SWIM COLLECTIVE: INSTANT HAPPINESS IMPROV JAZZ NIGHT | Hong Kong, Eaton HK, Terrible Baby

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How do you like your improv jazz? Completely mental? Then SWIM Collective is for you. It’s unusual for contemporary free jazz to feature a vocalist; three vocalists even moreso. But this is the ensemble’s strength and USP: a highly theatrical, human sound. An accompanying band of harp, keyboard, cello, percussion and electronics allows for a diverse range of expression.

Some of the vocal improvisation is straight out of the Toronto Blessings of the 1990s, a flurry of impassioned tongues, over dissonant spreads of expressionist harp and piano cluster-chords. Sometimes the singers merely coo gently; sometimes they are silent.

One of the most fascinating things about these through-composed, non-repeating, freely improvised pieces, is how the style slowly (sometimes imperceptibly) weaves in and out of free-rhythm effects and anchored, rhythmic, tonal grooves. The whole ensemble are really listening to each other and giving each other space, never trying to dominate the sound. Sometimes this leads to moments of complete silence.

Audience participation is highly encouraged. Everyone is given some tissue paper, and a lucky few are given some spoons. Being conducted in and out, at different volume levels, the sound of paper rustling and spoons clinking en masse is quite mesmerising, and the chance to be involved feels pretty special.

Follow SWIM Collective on Facebook.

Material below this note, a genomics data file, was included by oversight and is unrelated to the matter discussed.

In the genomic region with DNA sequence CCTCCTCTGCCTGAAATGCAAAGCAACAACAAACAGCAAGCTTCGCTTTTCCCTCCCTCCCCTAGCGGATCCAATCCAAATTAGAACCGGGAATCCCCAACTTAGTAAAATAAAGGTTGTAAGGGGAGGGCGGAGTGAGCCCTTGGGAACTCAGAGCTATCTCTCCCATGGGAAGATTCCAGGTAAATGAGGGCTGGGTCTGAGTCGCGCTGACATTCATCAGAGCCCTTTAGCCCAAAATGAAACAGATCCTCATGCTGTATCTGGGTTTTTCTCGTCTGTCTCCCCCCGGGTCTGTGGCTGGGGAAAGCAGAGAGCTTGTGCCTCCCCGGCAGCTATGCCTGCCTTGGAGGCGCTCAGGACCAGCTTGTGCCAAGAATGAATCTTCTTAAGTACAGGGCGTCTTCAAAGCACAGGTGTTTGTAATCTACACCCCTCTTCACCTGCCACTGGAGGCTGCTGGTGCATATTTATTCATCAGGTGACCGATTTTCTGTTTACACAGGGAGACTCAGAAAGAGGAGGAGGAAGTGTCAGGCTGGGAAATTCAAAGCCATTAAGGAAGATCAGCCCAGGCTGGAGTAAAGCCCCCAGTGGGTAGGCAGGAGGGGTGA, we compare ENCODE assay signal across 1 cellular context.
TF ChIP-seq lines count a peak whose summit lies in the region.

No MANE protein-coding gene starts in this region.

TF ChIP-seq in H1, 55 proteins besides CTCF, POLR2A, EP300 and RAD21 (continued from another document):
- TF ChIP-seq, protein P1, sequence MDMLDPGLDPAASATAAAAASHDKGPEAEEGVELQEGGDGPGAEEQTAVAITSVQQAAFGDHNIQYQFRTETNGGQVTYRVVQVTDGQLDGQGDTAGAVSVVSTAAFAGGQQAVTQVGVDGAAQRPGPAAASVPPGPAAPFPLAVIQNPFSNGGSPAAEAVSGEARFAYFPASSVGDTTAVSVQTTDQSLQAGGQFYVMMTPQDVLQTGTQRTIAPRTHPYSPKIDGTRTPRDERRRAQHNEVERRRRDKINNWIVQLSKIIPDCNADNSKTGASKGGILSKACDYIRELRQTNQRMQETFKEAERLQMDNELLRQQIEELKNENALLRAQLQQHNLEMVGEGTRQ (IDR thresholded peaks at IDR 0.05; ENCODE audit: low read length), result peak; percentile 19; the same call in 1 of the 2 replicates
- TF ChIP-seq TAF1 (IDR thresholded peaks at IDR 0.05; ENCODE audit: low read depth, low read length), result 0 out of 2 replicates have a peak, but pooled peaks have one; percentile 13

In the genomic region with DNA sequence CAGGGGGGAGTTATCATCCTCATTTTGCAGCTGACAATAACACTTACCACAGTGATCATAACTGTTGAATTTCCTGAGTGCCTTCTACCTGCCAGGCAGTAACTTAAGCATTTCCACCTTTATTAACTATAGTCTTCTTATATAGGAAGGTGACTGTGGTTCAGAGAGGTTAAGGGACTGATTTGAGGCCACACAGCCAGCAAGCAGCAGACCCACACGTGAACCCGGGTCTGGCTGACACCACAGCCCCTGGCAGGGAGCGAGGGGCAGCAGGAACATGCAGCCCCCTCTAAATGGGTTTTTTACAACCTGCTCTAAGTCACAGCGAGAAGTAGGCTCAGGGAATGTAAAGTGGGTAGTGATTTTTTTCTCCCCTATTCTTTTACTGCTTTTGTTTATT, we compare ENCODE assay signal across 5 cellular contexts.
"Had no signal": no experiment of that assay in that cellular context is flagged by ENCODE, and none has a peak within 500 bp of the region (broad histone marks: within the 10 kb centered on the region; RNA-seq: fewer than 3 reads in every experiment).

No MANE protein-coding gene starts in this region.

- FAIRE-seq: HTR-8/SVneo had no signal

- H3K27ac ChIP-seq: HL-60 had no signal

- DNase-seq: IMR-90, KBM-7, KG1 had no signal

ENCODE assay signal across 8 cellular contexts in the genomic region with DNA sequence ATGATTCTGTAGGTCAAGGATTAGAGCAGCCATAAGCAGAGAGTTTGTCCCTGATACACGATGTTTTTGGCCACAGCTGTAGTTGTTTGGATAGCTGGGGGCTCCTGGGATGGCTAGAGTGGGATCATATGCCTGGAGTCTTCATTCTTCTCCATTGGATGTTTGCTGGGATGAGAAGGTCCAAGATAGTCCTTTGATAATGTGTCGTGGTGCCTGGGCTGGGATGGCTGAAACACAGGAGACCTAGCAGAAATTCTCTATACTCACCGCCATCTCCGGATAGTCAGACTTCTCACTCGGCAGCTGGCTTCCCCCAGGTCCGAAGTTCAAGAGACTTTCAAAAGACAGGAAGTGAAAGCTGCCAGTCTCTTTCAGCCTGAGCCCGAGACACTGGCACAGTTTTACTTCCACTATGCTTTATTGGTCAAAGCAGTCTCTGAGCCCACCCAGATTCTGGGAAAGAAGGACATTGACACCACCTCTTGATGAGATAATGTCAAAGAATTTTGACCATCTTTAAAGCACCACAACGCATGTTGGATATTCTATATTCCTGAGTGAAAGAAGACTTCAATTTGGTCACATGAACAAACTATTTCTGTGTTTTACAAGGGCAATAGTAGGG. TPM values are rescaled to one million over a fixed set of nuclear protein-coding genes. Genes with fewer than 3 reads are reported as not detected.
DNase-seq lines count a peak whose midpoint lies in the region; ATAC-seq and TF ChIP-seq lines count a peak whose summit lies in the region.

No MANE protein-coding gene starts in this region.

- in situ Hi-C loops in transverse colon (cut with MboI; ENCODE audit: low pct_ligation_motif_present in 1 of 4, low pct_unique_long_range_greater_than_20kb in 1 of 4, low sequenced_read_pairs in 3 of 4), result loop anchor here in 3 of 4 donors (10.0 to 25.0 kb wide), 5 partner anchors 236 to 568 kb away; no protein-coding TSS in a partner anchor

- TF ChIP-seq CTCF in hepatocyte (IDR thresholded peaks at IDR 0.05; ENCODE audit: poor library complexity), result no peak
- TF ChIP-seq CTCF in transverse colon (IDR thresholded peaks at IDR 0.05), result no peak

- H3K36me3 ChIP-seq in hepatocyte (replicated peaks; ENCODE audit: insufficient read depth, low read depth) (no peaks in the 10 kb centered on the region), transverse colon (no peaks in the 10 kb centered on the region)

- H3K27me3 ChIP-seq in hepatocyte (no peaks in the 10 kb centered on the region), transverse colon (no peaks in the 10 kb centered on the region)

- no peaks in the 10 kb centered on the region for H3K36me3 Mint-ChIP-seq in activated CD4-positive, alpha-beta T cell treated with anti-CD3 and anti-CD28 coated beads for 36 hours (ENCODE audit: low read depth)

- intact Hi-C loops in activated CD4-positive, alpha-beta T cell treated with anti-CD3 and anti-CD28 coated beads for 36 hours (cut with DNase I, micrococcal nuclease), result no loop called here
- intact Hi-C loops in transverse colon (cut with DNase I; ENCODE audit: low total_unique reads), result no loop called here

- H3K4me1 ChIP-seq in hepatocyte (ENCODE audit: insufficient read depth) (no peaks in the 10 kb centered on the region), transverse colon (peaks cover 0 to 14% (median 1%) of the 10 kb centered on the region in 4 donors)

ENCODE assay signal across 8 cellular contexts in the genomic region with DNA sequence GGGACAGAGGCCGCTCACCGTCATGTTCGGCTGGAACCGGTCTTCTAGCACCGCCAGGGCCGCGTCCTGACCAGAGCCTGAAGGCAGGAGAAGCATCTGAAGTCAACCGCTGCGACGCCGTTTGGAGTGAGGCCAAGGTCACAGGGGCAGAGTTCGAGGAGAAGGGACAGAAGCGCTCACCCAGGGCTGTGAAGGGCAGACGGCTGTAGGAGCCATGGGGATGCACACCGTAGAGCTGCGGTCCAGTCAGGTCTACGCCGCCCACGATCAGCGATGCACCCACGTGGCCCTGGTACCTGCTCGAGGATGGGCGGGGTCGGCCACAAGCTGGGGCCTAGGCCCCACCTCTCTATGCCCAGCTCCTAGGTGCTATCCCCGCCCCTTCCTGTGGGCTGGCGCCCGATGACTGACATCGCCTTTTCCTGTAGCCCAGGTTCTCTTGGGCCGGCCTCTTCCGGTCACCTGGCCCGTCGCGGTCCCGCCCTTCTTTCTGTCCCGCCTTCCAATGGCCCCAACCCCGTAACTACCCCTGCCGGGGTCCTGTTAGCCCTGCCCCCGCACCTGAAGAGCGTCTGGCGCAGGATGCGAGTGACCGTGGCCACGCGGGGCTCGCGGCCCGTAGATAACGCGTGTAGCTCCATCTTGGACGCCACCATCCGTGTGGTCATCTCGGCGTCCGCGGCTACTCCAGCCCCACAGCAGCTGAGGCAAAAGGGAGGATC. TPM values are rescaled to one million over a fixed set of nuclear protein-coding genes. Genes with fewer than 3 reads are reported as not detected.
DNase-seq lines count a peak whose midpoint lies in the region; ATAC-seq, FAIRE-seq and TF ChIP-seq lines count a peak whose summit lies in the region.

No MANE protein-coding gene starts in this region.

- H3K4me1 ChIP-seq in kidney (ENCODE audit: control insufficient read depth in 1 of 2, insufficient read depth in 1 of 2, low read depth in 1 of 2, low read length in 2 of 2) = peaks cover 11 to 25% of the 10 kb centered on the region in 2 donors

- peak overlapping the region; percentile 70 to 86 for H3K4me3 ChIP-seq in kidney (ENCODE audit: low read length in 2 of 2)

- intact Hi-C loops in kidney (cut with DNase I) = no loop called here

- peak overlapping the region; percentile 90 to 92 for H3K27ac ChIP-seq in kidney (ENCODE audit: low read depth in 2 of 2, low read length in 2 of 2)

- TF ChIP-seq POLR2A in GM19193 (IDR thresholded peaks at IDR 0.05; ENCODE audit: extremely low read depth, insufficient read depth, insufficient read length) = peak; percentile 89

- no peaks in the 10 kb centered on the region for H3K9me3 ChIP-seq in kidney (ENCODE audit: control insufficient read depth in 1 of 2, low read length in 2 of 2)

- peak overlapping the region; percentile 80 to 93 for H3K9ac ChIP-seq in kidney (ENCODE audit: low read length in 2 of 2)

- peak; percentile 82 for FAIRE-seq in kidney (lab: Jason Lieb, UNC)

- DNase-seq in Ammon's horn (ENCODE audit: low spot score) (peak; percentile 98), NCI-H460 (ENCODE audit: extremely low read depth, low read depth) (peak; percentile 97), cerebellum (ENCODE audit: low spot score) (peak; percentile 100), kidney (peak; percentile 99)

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TJOE & NTBM | Hong Kong, Peel Fresco

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It’s hard to put into words how impressive and special this weekly jazz night is at this tiny live music venue near the party district around Central. Tjoe Man Cheung is a young jazz guitarist of exceptional skill, who, despite his unassuming demeanour, is clearly an excellent bandleader too. Moreover, he seems to know every dynamite musician in Hong Kong, so his “jam session” ends up being of a ridiculously high standard.

NTBM stands for “Not To Be Missed”, and this is apt. The actual “house band” line-up might be slightly different each Sunday evening, but whoever you get, you can be sure of a few pre-rehearsed tunes of outstanding quality, hovering around contemporary jazz-funk, to suit Tjoe’s guitar.

But the star attraction is the jam. Musician after musician, every audience member who joins the action is unique and phenomenal. There doesn’t appear to be any sheet music, even for the niche and complex numbers: just a quick murmur amongst themselves of the title and the key, and away they go, sounding tighter than a lot of pro bands. How is this possible? You may find a Japanese tap-dancer joins in with an improvised solo worthy of its own Broadway show, or an avant-garde vocalist improvises disquietingly around a classic, or a drummer changes tack and rocks out on a melodica (à la Jacob Collier).